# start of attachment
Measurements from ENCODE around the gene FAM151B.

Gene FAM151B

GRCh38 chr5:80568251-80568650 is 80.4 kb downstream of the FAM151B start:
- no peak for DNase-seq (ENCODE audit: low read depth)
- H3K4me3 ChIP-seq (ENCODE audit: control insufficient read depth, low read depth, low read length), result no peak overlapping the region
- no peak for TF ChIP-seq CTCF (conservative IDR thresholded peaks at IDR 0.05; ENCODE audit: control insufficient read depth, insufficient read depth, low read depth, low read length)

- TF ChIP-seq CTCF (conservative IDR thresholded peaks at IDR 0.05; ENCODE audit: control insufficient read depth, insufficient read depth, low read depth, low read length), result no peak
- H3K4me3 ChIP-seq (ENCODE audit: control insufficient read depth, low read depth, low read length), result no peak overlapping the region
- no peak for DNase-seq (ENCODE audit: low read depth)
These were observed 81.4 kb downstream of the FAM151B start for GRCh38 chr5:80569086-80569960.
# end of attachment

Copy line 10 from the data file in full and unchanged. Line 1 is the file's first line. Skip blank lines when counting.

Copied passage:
These were observed 81.4 kb downstream of the FAM151B start for GRCh38 chr5:80569086-80569960.